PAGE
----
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Wizard Pinstripes a PT Metamorphoses Headed for SEMA

first

Once in awhile you get a call that’s really cool. I mean, beyond cool. Lynn Neiss, of Brut Manufacturing, Inc., Akron, Ohio, revealed that he converted a PT Cruiser into a pick-up truck. For the finishing touch, Lynn elected old-style pinstriping. Because the truck was being clearcoated, I chose House of Kolor urethanes. I have to admit that I was a bit intimidated knowing that this truck was headed for the Vegas SEMA show.

Thankfully, the Cruiser was already prepped. Neiss chose a turquoise and ivory mix to complement the truck’s House of Kolor orange and white pearl tw0-tone base. Lynn is an awesome painter and a great fabricator.

Beginning with the tailgate, I established the center line with tape and started the horizontal designs using the darker color-this was a good base to build the lighter colors upon. A circle was then drawn by tracing a 4-ounce can of 1-Shot with a blue Stabilo pencil.

Photo 1:

photo 1

I started the lines with a downward stroke using a Mack Excalibur pinstriping brush with a light grip.

Photo 2:

photo 2

Notice how much the brush is rotated to make “C” curves on both sides of the circle. Pay attention to this when running your curved lines, and get a sense of how much you need to oversteer the turns for line consistency.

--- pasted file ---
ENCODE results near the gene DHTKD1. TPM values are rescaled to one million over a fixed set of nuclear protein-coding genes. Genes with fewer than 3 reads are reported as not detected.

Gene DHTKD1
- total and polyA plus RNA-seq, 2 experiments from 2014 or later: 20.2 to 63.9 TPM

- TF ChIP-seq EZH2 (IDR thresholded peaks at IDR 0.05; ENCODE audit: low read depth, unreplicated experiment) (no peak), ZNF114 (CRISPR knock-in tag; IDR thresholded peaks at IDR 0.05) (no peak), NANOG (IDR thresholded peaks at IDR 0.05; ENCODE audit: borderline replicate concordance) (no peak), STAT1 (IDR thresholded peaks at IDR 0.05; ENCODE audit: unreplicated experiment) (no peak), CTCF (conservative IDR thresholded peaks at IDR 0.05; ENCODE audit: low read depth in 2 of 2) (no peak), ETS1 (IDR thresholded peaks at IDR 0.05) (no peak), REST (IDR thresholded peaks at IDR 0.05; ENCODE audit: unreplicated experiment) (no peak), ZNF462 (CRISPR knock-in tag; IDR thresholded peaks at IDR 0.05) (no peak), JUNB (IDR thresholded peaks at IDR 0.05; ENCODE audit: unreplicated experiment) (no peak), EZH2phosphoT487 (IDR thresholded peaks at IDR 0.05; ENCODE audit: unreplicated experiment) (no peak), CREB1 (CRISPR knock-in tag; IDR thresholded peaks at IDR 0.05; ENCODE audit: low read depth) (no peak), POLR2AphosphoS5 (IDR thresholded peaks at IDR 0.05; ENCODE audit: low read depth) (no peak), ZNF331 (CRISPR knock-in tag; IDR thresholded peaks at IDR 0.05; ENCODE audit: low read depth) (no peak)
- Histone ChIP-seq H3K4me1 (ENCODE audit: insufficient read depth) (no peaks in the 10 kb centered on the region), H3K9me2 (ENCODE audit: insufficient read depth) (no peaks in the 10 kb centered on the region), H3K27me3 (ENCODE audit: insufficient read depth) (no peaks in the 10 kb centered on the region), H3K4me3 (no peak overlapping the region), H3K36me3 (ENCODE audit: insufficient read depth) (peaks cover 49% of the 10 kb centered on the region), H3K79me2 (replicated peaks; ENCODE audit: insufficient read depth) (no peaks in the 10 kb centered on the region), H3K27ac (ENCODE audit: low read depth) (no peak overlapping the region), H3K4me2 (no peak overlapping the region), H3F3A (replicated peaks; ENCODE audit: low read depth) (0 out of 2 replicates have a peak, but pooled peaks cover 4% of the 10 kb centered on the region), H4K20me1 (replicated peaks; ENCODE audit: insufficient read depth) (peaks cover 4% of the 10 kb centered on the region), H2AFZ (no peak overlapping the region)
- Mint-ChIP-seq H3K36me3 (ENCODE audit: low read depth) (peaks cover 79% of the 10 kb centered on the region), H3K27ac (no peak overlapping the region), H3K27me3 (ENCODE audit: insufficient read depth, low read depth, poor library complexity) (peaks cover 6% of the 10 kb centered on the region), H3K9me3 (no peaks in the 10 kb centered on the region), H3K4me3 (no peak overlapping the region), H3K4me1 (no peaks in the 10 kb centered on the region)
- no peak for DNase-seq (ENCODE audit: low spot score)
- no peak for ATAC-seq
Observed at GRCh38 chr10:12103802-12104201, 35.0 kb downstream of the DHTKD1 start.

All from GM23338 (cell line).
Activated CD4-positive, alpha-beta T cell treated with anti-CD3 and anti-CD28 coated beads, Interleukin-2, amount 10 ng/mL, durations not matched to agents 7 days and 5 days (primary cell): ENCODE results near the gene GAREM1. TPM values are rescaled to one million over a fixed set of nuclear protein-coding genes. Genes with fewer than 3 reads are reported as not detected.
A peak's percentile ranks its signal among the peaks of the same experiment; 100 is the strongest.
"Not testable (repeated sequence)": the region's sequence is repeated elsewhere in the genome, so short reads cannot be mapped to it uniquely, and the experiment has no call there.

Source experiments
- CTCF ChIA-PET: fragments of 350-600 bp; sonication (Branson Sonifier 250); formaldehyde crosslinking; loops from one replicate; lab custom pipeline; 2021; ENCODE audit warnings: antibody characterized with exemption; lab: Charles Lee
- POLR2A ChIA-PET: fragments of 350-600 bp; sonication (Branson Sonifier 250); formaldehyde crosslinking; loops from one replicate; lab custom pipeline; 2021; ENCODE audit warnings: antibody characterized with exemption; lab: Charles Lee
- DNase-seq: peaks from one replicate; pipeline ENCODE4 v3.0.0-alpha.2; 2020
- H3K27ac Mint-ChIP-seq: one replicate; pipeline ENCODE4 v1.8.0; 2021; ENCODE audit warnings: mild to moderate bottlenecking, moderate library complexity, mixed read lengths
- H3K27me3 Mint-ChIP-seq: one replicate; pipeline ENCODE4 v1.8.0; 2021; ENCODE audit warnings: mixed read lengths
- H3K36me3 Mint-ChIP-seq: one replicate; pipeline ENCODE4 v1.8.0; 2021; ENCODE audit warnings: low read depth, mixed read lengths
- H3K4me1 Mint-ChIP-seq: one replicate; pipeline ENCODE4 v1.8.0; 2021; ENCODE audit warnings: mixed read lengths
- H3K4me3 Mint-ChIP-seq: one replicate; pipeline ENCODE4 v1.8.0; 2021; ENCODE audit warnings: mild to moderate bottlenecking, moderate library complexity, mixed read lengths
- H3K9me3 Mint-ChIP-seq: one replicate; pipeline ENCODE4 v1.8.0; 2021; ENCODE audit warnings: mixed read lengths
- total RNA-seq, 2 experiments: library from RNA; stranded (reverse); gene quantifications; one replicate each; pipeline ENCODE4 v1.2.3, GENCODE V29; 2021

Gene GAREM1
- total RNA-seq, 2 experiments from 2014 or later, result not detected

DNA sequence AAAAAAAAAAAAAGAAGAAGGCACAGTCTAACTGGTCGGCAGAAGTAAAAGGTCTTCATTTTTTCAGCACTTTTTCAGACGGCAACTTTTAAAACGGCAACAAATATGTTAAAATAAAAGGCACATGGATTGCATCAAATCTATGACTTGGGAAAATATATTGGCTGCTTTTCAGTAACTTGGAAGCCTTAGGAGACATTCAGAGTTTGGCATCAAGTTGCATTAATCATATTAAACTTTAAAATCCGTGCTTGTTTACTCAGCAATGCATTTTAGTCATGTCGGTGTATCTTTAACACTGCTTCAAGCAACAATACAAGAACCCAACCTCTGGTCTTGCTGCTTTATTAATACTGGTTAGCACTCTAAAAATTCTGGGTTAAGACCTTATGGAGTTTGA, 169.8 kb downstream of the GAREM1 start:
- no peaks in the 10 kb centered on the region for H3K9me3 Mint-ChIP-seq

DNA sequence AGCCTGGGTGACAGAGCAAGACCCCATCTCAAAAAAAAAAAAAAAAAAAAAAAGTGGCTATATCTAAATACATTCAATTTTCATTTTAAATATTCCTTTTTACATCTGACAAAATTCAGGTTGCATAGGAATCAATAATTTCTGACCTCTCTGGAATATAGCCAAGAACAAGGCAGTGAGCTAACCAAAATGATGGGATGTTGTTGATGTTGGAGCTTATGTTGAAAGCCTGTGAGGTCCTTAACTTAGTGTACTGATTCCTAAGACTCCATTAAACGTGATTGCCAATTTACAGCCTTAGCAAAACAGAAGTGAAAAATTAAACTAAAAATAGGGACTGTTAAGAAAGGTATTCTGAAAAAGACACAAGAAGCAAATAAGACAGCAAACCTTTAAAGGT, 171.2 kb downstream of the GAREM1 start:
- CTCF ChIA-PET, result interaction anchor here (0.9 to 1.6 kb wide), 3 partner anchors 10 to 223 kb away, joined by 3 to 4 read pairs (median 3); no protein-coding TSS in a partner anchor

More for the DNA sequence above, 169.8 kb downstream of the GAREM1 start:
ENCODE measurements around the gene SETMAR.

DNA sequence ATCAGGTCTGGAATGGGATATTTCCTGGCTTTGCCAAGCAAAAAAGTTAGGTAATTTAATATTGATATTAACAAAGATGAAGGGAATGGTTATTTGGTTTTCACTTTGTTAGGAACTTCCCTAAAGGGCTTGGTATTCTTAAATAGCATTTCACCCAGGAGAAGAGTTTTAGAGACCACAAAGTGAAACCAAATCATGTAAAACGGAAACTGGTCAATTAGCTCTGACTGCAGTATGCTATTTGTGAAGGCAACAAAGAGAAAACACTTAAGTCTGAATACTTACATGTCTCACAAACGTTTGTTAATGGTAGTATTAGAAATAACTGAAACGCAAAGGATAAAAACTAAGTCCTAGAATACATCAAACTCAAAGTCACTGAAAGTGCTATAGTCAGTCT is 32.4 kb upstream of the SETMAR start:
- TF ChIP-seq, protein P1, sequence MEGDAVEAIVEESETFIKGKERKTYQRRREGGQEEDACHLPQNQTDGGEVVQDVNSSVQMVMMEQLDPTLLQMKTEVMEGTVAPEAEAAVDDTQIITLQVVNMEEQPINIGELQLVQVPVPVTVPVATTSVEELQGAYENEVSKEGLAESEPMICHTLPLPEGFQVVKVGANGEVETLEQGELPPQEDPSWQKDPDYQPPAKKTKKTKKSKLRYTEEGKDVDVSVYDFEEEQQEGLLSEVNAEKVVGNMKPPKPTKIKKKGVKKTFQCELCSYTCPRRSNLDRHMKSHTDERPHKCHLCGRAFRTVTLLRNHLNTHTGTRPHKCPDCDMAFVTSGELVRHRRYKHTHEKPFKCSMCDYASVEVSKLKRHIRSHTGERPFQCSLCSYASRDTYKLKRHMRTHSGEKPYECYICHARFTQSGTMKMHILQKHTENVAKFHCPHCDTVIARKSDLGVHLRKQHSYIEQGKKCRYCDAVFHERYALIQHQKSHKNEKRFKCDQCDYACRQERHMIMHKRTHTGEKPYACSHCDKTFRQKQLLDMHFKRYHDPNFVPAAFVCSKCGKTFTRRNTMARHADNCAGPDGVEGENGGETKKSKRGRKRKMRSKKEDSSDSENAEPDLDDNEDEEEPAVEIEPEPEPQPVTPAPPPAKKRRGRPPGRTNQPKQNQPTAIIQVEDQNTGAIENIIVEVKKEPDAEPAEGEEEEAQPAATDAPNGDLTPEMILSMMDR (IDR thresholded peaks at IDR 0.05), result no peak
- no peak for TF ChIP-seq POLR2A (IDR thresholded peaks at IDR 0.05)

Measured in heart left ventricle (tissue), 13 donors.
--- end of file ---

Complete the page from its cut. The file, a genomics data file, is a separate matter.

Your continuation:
Photo 3:

photo 3

I traveled along the horizontal tape line to a pre-measured distance from the center. Make sure the curve matches the one on the opposite side – this is where the 1000 strokes, taught in my Pinstriping Basics video, will come in handy.

Photo 4:

photo 4

The finished tailgate design.

Photo 5:

photo 5

I painted ivory stripes to further complement the graphic.

Photo 6:

photo 6

My style is “airy,” and lets you see plenty of background.

Photo 7:

photo 7

Here I separated the orange from the white with turquoise.

Photo 8:

photo 8

I added a subtle accent above the headlight.

Photo 9:

photo 9

I added another line around the shape of the lock. Turns and twists like these are difficult to achieve.

Photos 10 and 11:

last

The front of the hood and the side of the truck before it’s clearcoated. You can barely notice the striping, and believe me, there’s plenty on the vehicle! This job took about two hours to complete. I had a great time at Brut Manufacturing, and I’m anxious to see how Lynn Neiss and the Cruiser do at SEMA!

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